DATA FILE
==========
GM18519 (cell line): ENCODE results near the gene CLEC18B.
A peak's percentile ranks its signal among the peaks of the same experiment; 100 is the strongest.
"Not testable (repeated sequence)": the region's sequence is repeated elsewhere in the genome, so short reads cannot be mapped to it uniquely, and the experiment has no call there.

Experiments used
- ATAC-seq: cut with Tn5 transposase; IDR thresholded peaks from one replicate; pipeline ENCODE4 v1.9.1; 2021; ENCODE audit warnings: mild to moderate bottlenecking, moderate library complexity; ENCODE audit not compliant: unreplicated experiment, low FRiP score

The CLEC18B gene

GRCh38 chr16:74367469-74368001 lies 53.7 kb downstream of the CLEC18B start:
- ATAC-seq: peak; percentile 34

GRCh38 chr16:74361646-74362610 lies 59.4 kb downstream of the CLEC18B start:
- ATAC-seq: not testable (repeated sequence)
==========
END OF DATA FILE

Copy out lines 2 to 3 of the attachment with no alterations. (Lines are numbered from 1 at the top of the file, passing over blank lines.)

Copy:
A peak's percentile ranks its signal among the peaks of the same experiment; 100 is the strongest.
"Not testable (repeated sequence)": the region's sequence is repeated elsewhere in the genome, so short reads cannot be mapped to it uniquely, and the experiment has no call there.